Summer's Always Over Before It Began
This is how I feel about summer.
I get dressed for it. I show up for it. But I don't love heat. I don't love sand. I don't love the breathless sprint to cram all the fun into two slender months. I don't love the fact that as soon as you settle into the pace, it's done.
When I was a kid, I spent my molten-slow summers reading in the hammock and counting down the days until school began again, because that was where I lived. Occasionally, I experience a pang of overwhelming fondness for the season that can't be rooted in nostalgia, at least not mine, but it tastes the same, salt on watermelon, intensifying the sweetness. Last week the feeling hit me as I was driving Reed and his friend to basketball camp, listening with one ear to their sports chatter, and I saw a skinny shirtless boy running in knee-high sweatsocks on the sidewalk alongside the road, and something about those seventies socks, along with the slant of the morning light and the car's open sunroof and the green of the grass hemming him in, shifted me abruptly from one key to another in a way that I'm sure the neuroscientists have dressed and demystified in crisp white coats but I can grasp only in barely sensed metaphor. My brain gets my childhood all mixed up with my kid's, the two intertwined or perhaps superimposed--the way sometimes, when he was little, I'd slip a gear and feel like I had cleaned my own ears just because I'd Q-tipped his.
7-Eleven just didn't offer blue slurpees back then.
I was working on an entry last week, after we got home from Florida, and Wix ate it, which I always ascribe to a lesser angel, because you might as well. In any case, Florida was heavenly, not because I have any particular fondness for the state but because this:
Props to the Nikon's ten-second timer.
My brother and his family met us down there, and we spent the week together. We went to visit Mom every day. It was the first time we've gotten to see one another, and the first time I've seen Mom, since Dad died and covid. It was also the first time Sean and Reed and I have traveled. The first vacation. I didn't take many photos and I didn't write a word. I just absorbed it all.
I also absorbed several of my brother's Bloody Marys, Best in All the Land, on the day that we designated as Dad Remembrance Day and sort of accidentally-on-purpose spent cleaning out Mom's walk-in closet.
A couple of decades ago Mom was diagnosed with bipolar disorder. In retrospect, I don't think it was an accurate diagnosis, for reasons both lab-coated and musical. But there was something not right. And now there's dementia. And there were all of these aspirational clothes and cleverly packed little travel kits. Goodwill was pleased to receive them.
And dementia be damned, because Glen can still make Mom laugh her ass off.
Ever thoughtful, Lisa brought Mom a key lime pie for belated-birthday celebrating, and Erika (of whom I am inordinately proud in that fine tradition of auntliness established by Aunt Pat) brought the effortlessly lively conversation.
I brought Sean and Reed.
When we got back home, one of the first things I did, after unpacking, was to clean out my own closet. I am admittedly covetous, and I don't travel light. Some of my weaknesses: books, small paper/leather goods and writing implements, bags, jewelry. It's like Stevie building a nest: she tugs at a frond of my fern, and a bit of yellow paper, and she's positively stoked to find a paper clip on the floor. Whatever she wants, she needs it RIGHT THEN, and nothing else will do. And then she sits on that nest, it's her home and her heartbeat, her source and her stay.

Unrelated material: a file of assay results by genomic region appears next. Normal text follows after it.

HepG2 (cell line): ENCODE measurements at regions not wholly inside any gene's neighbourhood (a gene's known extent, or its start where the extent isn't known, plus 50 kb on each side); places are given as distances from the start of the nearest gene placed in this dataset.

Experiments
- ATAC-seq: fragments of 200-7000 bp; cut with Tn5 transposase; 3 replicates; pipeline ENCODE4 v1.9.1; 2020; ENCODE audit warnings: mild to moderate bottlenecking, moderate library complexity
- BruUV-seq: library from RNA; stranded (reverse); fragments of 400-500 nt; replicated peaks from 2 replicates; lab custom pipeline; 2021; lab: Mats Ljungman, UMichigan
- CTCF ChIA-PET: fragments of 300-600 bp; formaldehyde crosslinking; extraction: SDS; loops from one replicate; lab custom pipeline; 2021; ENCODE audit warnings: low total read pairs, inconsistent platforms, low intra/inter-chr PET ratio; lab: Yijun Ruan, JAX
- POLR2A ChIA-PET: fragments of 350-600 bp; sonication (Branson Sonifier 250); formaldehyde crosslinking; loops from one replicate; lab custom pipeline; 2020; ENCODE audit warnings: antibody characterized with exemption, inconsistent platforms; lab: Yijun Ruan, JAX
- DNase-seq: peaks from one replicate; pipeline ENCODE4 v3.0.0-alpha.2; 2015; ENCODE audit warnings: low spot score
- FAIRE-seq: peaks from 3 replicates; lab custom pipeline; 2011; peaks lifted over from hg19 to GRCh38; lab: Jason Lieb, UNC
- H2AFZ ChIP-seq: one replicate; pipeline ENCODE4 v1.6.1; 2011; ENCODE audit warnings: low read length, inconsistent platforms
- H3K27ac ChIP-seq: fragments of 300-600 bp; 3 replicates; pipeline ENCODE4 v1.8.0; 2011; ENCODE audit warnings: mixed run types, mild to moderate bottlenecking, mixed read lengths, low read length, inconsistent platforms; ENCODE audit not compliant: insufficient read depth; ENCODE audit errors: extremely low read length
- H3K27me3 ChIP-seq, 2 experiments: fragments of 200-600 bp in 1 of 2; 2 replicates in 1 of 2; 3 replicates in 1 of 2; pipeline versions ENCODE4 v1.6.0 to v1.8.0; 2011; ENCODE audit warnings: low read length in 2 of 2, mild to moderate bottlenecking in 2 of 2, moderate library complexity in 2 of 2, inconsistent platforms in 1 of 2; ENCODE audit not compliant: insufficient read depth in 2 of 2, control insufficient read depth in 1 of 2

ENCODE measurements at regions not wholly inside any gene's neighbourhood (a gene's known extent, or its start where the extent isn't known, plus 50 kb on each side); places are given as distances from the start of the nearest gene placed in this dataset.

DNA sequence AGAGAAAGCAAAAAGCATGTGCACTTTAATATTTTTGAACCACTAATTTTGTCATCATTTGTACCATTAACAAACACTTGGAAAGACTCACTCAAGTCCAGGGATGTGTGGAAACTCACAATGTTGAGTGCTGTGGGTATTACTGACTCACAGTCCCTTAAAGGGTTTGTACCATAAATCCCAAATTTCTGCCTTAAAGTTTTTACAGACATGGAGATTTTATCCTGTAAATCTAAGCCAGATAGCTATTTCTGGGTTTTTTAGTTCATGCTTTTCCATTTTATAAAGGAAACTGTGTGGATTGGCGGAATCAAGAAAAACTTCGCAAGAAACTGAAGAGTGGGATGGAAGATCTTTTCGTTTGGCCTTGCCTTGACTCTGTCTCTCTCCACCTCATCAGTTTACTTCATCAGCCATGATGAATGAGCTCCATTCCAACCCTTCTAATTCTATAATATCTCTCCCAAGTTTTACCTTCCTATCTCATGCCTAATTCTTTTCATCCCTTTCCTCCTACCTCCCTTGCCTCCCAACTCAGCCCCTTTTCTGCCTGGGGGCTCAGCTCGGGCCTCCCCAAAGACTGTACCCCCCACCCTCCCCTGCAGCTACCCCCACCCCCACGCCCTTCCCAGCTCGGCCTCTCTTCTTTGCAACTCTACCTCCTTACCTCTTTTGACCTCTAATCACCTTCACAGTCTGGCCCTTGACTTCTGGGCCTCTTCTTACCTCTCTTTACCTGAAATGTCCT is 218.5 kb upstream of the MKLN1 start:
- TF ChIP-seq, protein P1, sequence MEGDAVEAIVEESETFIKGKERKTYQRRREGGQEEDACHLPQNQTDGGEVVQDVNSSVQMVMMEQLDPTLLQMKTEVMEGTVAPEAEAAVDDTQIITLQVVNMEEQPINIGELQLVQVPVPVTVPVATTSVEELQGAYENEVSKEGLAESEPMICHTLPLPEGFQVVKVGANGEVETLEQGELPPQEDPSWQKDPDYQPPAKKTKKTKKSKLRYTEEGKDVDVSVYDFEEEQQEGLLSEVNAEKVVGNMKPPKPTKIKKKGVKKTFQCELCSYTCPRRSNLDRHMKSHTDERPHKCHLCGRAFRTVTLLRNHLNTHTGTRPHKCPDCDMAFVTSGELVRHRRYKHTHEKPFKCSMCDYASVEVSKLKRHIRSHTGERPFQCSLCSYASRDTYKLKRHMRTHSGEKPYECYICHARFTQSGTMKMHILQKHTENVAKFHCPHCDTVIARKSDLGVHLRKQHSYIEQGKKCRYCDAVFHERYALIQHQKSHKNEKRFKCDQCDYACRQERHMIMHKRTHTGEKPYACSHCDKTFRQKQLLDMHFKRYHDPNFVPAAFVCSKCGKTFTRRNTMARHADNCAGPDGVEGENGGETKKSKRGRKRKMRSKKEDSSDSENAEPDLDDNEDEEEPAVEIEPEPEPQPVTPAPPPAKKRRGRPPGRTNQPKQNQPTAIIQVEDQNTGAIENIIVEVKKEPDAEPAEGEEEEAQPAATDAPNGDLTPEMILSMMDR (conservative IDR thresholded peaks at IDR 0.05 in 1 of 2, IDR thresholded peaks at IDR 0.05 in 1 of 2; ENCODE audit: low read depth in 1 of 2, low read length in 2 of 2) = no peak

I tried on every single piece of clothing in my closet and kept less than half. What Not to Wear, indeed. And then I went the next day to Francine's in the village and asked her for help, and she clicked through hangers on the rack and pulled out white pants and a tangerine tank, a flowy pink top not shy on the bling. No way, she could see on my face, so "Trust me," she said, and I did, in part because I don't trust myself, or rather, because I do, to buy shirts that would look better as drapes.
I once thought the question was what did I learn instead of how to be a girl--but when I look back, I see that I understood exactly how to be a girl, and I did it way past the point where it was cute. The real question is this: what did I learn instead of an abiding belief in myself.
I spent too many years being angry with my mother for what I thought was a lack of love. But she was wholly invested in family. We were her job, her world, to an oppressive degree, not just of us but of her. She had an overabundance of (nervous) energy and a tenacious commitment to whatever she tackled or tended; "good enough" wasn't.
All my appetites ran higher and faster than Mom thought they should, so she corralled and criticized and chided. She gave Dad a report on my behavior at the end of the day: "She was an angel" if I followed the rules, a recitation of misbehavior if I didn't. So I got really good at being good. How can I help. What do you need me to do. Did I do it right. Whom do you want me to be. And then underneath, a full kettle of bust-out.
One of the reasons I haven't written a lot lately is because--as the perplexed lady in the bagel store said when I ordered "one of those flat bagel thingies" because I wasn't sure "flagel" was a universal term--I think a lot. And I'm not done yet. But in process is okay, so I'll post it.
Because life is more than overlays, and summer is more than heat and sand.